Wednesday 2 March 2011

Shahbaz Bhatti (RIP) and Pakistan. Lent and CAFOD.

As Lent approaches, I was interested to read across at In hoc signo vinces that CAFOD donated £295, 970 to Islamic Relief in 2009. (CAFOD is the Catholic Fund for Overseas Development - the official Catholic aid agency for England and Wales.) I mention it in connection with Lent as in many parishes but especially in our "Catholic" schools Lent has become synonymous with CAFOD. I know that many priests and even some bishops have become a little uneasy / unhappy with this complete Cafodization of Lent. In our schools I suppose it is a very easy way for the many non-Catholic teachers and the many Catholics teachers who are lapsed or in irregular life-partner situations to make a link with Lent that doesn't necessitate any actual mention of the Faith (spirituality, dogma, Church teaching) - just a very general "helping those less well off than us". Laudable in itself but hardly the whole richness of embracing salvation that God offers us through His Church. The Faith is, after all, more than social justice (and - this may come as a surprise to some - priests who wear a biretta can also feel passionatley about social justice!

Some years ago when the news broke about CAFOD's fudging on the use of contraception to prevent the spread of HIV/Aids I tried to find out exactly what their policy was - but without any straightforward answer to my questions. Of course we can have a realistic and nuanced view to this terrible problem, as the Holy Father has made clear but it must go hand in hand with a call to conversion. Like dieting, the only really effective way is to change your habits and behaviour to achieve any real and long-term effect. Many in the Church have lost the confidence in Her and in the Gospels to preach a lifestyle radically different from the pagan world about us.

But to return to CAFOD. I can't see why CAFOD needs to distribute its funds (OUR funds) through Islamic organisations. I know the response will be that an Islamic agency would be the most effective means to get aid to victims in some areas, like the earthquake in Pakistan, but I find some difficulties with this.

1. There are Catholic agencies and charities - Catholic diocese - in such places as Pakistan. We know this because the Church there is persecuted. See here for an example. The only Christian in the Pakistan government, Shahbaz Bhatti, has just been murdered (see here for comment by Damien Thompson) and he is the second politician who has been calling for tolerance for Christians there to have been assassinated while the government has been slow (to say the least) to do anything about those calls.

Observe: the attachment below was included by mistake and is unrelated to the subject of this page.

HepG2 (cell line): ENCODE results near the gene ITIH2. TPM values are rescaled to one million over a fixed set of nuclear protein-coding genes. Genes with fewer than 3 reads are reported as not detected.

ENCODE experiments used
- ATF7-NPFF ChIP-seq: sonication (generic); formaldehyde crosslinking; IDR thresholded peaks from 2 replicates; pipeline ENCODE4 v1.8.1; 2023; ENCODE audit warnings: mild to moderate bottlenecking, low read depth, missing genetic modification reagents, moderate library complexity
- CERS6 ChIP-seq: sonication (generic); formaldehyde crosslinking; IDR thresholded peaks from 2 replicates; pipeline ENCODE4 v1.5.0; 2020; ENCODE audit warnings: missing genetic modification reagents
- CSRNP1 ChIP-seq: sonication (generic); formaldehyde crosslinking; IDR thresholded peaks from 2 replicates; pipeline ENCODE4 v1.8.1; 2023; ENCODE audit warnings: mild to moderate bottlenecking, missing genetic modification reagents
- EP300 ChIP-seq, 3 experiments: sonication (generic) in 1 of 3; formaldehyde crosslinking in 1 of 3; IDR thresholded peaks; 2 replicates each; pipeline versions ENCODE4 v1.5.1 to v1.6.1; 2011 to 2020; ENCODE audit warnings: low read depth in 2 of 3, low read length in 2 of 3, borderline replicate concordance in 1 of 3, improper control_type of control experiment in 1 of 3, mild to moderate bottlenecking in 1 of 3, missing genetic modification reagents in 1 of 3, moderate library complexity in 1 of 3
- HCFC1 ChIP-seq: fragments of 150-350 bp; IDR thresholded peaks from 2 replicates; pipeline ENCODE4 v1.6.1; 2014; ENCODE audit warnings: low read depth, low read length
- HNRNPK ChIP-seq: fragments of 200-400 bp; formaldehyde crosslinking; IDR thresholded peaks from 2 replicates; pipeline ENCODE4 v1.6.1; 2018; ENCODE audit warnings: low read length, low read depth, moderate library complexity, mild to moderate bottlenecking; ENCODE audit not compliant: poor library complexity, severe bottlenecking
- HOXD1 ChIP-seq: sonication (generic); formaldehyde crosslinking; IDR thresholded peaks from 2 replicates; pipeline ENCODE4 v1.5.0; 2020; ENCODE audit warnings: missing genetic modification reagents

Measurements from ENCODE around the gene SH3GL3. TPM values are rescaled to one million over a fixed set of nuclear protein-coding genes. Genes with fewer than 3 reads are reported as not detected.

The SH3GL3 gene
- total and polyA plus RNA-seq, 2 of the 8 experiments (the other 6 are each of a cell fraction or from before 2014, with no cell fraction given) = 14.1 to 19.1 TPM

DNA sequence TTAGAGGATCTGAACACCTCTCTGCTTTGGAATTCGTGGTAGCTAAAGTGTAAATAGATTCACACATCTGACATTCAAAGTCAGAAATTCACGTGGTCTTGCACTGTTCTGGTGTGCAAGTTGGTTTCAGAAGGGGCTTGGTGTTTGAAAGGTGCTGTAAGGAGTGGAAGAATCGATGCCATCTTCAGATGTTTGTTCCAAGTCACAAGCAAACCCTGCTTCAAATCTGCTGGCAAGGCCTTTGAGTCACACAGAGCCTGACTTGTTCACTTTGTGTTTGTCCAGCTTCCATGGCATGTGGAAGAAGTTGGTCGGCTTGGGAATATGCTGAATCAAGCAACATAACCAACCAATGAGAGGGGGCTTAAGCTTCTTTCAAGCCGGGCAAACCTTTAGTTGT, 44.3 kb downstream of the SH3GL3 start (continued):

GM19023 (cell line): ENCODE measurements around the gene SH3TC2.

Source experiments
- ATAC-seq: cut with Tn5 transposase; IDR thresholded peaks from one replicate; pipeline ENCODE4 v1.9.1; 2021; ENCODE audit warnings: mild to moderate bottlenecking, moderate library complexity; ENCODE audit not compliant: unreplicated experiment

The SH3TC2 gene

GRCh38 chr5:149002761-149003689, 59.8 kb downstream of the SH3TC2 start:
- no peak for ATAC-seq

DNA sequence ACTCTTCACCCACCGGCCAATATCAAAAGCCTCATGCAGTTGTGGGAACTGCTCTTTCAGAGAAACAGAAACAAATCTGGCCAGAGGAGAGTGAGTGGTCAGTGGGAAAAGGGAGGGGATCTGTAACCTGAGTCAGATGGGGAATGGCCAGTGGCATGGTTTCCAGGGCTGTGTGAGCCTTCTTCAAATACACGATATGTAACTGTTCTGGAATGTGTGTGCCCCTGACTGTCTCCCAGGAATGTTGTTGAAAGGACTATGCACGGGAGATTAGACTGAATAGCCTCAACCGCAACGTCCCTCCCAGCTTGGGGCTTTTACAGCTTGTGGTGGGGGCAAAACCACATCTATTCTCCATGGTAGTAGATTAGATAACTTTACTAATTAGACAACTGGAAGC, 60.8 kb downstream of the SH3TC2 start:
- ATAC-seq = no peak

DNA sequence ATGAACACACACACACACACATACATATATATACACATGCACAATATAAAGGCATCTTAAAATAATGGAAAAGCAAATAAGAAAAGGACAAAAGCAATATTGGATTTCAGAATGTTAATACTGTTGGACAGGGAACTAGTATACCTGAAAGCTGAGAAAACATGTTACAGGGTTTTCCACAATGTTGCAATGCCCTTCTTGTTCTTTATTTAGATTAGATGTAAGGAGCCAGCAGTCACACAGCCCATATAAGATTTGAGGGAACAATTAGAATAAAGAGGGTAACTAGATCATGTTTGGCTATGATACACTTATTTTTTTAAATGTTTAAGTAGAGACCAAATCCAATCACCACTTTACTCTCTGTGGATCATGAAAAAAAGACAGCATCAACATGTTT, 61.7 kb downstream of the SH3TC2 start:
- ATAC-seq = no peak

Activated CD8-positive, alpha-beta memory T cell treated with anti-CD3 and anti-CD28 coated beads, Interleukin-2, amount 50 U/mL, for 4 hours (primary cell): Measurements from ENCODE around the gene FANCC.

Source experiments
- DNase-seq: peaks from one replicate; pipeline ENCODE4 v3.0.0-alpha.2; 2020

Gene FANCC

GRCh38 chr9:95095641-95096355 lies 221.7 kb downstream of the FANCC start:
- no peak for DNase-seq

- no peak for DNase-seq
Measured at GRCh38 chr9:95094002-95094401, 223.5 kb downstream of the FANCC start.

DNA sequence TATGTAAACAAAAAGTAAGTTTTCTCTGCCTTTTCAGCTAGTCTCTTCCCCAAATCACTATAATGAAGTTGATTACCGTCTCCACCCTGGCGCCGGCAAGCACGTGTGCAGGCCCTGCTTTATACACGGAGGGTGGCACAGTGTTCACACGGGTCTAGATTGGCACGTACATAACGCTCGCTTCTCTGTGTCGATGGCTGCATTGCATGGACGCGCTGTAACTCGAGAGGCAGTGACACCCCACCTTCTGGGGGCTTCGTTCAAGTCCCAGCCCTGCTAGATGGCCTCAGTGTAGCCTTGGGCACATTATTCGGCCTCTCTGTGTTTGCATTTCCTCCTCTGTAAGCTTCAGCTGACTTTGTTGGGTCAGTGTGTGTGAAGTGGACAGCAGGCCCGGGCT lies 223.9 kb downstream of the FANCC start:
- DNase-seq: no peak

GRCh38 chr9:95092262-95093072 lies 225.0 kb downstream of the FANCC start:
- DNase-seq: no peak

2. There is an issue with corruption in many of these countries - Pakistan being one of them. See here for how UN aid was linked to extremist Islamic groups.

I would like to give money raised in the parish to Aid to the Church in Need who often give their funds directly to Catholic diocese in areas of need but CAFOD is the official charity. Two obligatory collections are listed in our diocesan yearbook. The printed envelopes we get for weekly donations automatically include these extras for CAFOD. As a parish priest I think I may be within my rights to decide not to hold these collections or make it clear that we are collecting for a different charity on those Sundays but then can my nerves stand for another little disagreement with the diocese?


David O'Neill said...

Dear Fr Simon
As a former director of the KSC I have for a number of years had serious misgivings re CAFOD & made a conscious decision not to support any KSC National Project which donated to CAFOD. It is to be hoped that other farsighted priests will also follow your example & choose a less disagreeable recipient of Lenten Alms. Here in Hexham & Newcastle our Advent Alms go to St Cuthbert's Care, our diocesan charity which helps the disadvantaged & mentally & physically damaged. My biggest 'put off' for CAFOD was attending a CAFOD Mass at Ushaw College when I was Provincial Grand Knight of KSC & having Mass celebrated by the then President (Fr Jim O'Keefe) who sat at a coffee table in a conference room. He said the whole Mass seated & only I knelt for the consecration. I left before the drinks etc in case I said what I thought.

georgem said...

How complacent and cowardly his ultimate sacrifice makes the Catholic Church in the UK seem by comparison.
God rest his dear soul.